Meyers-Briggs

I don’t believe in this test but setting that aside, on the P-J axis, I think I am a J. I always thought P, because while I like having an idea of a schedule, priorities I honor, and goals I fulfill, I then like to violate that schedule according to how I feel. I like the freedom to shift it as I see fit, or take things in the direction they lead me. I am internally motivated and do not like goading.

I notice, though, that I am happier after a decision than before one. “Keeping my options open,” sitting with too many open variables, makes me anxious. I tend to know what I want, and when I make decisions that to some may look impulsive and could not be well considered because they were quickly and easily taken, and the decision is freely taken and I am happy with it from the start, I find I am happy in the longer term as well. Also, I can make a plan and remember to follow through, without employing any coercive mnemonic devices.

All of this makes me think I must be a J, even though I feel like a P. Or perhaps I am a P with skillz. I do not know. Perhaps I am simply on the cusp. If it is work, I am J, although I can improvise well on teaching and course planning and in some ways prefer it, have better ideas that way. If it is play, I am P, although I will make sure we get to our planned campsite or if we aren’t going to, we get to one that is also good and that allows us to do some of the things we came to do.

What do you find? Are you P or J, and how can you tell? (I think most academic advice is for P-people who need some J-skills, and that I either am J or have the J-skills, so that the insistence on gaining extra J-skills seems beside the point.)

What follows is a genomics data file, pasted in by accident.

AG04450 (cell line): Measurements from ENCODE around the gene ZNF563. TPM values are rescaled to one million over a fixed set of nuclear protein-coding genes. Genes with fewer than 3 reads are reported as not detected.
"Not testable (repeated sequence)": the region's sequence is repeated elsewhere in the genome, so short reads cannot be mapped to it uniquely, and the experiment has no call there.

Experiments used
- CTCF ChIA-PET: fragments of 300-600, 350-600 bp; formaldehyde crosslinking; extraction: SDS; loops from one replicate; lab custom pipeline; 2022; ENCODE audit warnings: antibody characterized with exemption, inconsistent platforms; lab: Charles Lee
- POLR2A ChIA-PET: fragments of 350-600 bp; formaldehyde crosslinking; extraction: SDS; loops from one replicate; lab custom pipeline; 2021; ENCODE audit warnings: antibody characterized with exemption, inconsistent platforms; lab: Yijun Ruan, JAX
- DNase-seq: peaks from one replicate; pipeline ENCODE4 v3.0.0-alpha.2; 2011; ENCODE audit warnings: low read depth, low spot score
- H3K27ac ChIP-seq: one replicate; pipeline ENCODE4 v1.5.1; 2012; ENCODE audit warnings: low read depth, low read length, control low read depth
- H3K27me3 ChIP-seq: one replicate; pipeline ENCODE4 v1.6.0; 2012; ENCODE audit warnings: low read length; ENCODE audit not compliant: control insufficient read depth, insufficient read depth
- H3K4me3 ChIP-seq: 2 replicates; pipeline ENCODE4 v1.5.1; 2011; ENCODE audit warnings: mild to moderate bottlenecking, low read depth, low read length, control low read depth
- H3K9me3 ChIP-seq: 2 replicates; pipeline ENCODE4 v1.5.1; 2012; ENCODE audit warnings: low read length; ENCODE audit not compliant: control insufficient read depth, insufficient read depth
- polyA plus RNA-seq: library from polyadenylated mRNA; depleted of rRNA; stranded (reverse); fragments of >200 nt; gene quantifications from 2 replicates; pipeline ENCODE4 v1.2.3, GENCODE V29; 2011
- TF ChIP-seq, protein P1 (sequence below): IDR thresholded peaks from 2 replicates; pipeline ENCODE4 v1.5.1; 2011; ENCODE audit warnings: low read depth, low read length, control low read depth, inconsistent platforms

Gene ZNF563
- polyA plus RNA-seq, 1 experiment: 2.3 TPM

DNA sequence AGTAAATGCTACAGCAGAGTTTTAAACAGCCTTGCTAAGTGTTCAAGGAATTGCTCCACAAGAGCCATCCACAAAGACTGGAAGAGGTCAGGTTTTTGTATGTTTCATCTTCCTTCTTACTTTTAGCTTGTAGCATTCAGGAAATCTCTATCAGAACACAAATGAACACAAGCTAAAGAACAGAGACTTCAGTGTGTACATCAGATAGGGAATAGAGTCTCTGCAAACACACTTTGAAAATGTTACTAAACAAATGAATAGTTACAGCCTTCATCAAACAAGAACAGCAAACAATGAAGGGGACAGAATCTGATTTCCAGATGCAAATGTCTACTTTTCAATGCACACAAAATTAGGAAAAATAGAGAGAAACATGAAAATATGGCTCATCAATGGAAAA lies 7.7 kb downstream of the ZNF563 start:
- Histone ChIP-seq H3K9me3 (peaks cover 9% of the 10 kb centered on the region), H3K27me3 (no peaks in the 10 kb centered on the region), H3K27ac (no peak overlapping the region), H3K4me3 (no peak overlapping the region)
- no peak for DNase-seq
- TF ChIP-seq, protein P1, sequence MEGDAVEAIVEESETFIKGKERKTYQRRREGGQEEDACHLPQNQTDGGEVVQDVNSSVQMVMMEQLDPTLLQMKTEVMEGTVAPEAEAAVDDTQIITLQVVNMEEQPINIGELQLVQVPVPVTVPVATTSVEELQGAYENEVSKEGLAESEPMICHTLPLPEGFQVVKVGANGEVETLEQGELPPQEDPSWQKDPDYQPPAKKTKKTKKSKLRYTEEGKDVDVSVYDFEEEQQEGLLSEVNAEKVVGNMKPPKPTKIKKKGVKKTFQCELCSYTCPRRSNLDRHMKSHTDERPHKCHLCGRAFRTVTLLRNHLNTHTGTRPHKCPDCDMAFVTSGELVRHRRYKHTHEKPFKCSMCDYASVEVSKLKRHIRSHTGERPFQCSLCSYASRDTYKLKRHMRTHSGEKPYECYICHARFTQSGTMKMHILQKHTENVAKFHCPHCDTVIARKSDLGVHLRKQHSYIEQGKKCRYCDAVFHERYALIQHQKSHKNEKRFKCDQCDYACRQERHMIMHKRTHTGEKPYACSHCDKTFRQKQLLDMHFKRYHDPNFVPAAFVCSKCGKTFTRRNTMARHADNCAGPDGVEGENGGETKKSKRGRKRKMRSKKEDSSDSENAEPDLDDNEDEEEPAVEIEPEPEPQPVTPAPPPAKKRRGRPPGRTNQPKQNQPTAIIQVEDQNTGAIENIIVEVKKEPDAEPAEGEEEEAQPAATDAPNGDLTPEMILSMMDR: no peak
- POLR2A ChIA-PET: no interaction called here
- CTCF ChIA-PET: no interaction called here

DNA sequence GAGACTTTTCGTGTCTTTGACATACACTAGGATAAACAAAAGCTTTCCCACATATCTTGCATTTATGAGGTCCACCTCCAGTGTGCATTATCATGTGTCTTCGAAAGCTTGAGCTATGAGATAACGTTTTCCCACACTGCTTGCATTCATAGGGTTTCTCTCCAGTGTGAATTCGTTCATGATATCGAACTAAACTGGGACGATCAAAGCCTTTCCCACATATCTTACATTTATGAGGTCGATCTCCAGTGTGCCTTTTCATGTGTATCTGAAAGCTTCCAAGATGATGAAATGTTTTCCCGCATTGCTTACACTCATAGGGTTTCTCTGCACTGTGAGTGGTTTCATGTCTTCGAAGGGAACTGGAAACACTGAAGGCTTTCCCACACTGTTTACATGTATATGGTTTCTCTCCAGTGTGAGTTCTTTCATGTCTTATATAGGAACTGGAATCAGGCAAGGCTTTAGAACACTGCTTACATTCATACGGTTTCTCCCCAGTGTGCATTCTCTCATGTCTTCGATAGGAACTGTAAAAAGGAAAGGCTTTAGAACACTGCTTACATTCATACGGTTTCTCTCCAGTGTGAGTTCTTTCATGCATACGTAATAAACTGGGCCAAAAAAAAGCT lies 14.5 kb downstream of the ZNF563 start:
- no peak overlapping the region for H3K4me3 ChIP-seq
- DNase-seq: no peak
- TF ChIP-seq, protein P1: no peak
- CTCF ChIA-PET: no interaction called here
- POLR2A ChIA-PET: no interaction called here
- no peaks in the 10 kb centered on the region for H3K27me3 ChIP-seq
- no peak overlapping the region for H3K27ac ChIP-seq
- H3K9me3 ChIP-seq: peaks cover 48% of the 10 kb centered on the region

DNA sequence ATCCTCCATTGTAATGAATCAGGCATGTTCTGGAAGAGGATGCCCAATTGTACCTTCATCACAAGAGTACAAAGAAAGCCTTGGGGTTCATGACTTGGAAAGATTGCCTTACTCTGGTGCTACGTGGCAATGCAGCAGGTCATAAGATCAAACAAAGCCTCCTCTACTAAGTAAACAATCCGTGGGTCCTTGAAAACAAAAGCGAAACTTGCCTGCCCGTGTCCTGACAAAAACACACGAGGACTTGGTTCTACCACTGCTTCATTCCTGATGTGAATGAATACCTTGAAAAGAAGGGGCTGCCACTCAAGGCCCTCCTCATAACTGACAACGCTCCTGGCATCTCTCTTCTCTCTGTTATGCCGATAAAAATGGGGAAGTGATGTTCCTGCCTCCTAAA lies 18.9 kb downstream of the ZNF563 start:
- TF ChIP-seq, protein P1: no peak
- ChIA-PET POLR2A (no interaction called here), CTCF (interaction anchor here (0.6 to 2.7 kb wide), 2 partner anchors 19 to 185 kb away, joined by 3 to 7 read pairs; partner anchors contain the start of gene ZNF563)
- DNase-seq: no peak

Axé.

4 Comments

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4 responses to “Meyers-Briggs

  1. Shakti

    All of those preferences are how you’d conduct your life if left to your own devices. I test as an extreme P but now I wonder how much of that is due to my childhood where my parents would routinely upset and frustrate any plans through their own whims, inaction & disorganization, especially my dad. Work was only partially to blame.

  2. J = judging and P = perceiving. Scheduling/organizing is just one of the ways these tendencies manifest, probably a fairly minor way, actually. What you show to the outer world, and how this relates to your own sense of self, depends on whether you are introverted or extroverted. If you are ENFJ, then you will show the world your judging function, which in this instance is Feeling rather than Thinking: what people will see is how you feel, and your thoughts are more likely to be interior, private. If you are ENFP, you will show the world your sensing function, Intuition. I’m going to say I’m ISTJ, though I’m sort of middling on S/N and J/P, so my dominant function is introverted thinking, but what the world sees is extraverted sensing: I appear to be a nitpicker, not to put too fine a point on it. From what you write about your interactions with other people, it seems as if they do see you as a feeler but your auxiliary, introverted intuition/abstraction, is how you see yourself.

    • Z

      Hm. I just don’t know. I’d like to feel free enough to show the world intuition, but in the US I get accused of coldness and introversion for that, so I go abroad when I can to be more myself. ?

    • Z

      *** The psychotherapists I’ve had all see me as Thinking, not Feeling. So did my mother. I see myself in almost all of the type descriptions, and this is why I do not believe in the test.

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